Is Oral Surgery Safe?

Man considering the safety aspects of oral surgeryWhether you’re visiting an oral surgeon to have an impacted wisdom tooth removed or a periodontist to have a dental implant placed, you want to feel confident that you’re in good hands. Although statistically low, complications can occur during any type of dental procedure. Minimizing the risk of complications depends on the knowledge and skill of your dental healthcare provider, his staff, and his observance of national and state health and safety protocols. Today, we’re discussing these two common concerns about the safety of oral surgery.

Cleanliness of the Office, Equipment, and Materials

Standards for cleanliness and safety in a dental practice are determined on a national level by the Occupational Safety & Health Administration (OSHA) and the Centers for Disease Control (CDC) and on a state level by various entities, like the state health and safety body and state dental boards. Protocols are in place for just about every aspect of your oral surgery, from how the dentist and his staff wash their hands to how the surgical instruments were cleaned and sterilized.
Most dentists take pride in their adherence to safety and health protocols; after all, they’re protecting themselves, their staff, and their patients. However, you should always feel free to talk to your dentist if you have outstanding concerns regarding health, cleanliness, and safety in the office.

Safety of Dental Sedation

One of the primary risks associated with any type of surgery involves brain damage or death resulting from sustained low blood oxygen caused by anesthesia. A few high profile cases over the past two years, in which apparently healthy individuals passed away during a routine oral surgery, have brought the safety of sedation dentistry into question. However, cases of a critical problem occurring while a patient is under sedation are extremely rare (only one in 365,534 according to the American Association of Oral and Maxillofacial Surgeons).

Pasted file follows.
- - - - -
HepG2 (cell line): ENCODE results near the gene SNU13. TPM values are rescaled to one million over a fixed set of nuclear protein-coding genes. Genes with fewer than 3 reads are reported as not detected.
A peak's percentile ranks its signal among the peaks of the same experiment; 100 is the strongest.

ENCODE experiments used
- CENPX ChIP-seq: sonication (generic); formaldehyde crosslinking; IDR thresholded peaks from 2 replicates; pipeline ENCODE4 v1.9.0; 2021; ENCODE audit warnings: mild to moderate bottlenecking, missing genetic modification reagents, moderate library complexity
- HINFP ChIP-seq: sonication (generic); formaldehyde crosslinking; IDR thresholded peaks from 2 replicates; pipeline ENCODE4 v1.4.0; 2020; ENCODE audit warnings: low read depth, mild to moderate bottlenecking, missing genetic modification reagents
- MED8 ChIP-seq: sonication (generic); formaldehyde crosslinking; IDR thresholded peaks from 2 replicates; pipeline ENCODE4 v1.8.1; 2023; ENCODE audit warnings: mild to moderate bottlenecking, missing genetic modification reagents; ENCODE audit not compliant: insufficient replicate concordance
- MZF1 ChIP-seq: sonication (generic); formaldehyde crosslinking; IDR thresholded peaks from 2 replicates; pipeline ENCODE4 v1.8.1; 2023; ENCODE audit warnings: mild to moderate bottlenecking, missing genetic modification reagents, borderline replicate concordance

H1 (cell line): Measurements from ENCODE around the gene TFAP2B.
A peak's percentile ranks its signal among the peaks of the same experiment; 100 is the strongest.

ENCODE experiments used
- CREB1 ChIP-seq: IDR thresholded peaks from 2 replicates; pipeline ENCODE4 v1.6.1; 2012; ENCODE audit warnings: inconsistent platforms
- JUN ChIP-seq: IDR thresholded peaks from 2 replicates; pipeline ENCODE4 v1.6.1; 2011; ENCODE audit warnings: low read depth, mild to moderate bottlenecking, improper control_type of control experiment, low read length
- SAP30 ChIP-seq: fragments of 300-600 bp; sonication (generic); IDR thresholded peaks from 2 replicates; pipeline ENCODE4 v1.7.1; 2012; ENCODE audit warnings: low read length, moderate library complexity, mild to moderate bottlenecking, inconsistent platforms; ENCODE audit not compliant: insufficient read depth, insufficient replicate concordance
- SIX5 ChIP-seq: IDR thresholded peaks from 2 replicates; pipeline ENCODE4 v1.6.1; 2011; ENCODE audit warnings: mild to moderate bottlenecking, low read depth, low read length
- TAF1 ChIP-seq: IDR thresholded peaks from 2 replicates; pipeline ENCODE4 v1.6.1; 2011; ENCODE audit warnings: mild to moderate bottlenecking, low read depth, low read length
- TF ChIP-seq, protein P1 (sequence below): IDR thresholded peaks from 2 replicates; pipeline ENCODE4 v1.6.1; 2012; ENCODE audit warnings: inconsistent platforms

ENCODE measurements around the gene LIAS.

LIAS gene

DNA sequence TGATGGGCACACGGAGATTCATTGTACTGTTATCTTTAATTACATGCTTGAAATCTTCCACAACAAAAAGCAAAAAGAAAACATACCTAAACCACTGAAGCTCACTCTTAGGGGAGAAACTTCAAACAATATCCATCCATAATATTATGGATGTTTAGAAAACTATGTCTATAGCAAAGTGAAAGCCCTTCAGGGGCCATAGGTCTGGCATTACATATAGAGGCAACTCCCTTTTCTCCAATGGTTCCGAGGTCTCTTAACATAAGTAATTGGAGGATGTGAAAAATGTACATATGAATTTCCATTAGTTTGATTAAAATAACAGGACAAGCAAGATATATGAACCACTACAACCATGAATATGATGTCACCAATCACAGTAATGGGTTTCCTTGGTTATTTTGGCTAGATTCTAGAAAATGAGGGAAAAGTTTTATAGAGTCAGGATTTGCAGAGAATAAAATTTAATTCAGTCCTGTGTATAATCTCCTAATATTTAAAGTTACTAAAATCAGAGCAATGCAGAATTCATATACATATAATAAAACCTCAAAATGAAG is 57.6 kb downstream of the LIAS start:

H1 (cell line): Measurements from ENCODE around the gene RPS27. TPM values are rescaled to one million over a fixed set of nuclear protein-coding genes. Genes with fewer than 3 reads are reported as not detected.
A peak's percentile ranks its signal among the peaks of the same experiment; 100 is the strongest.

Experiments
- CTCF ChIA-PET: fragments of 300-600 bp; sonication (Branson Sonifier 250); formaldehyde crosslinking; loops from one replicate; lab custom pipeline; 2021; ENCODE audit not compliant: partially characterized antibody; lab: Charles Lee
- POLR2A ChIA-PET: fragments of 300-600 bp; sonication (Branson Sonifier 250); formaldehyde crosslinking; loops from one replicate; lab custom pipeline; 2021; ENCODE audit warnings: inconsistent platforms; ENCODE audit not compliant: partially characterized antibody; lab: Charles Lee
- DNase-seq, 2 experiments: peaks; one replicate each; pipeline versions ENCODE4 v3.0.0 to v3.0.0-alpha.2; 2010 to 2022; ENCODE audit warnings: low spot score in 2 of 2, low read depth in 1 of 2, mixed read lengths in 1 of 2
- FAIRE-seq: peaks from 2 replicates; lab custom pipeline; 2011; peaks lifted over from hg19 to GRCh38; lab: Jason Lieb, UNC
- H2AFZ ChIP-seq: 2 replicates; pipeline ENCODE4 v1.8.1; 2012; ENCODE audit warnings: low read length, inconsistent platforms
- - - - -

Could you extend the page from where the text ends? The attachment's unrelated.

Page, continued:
To ensure patient safety during a procedure, the dentist and his assisting staff monitor pulse, blood pressure, heart rate, and blood oxygen levels. Part of maintaining their license to practice dental medicine includes performing regular safety checks that could include making sure all medications are in date, oxygen tanks are at optimal pressure, and the assisting staff has current CPR training.

About Dr. Marco Cueva

Marco Cueva, DDS, MS is a board-certified periodontist with extensive training and experience performing oral surgery to treat gum disease and place dental implants. New patients can schedule an appointment or a consultation with Periodontic Excellence by calling 972-390-9944.

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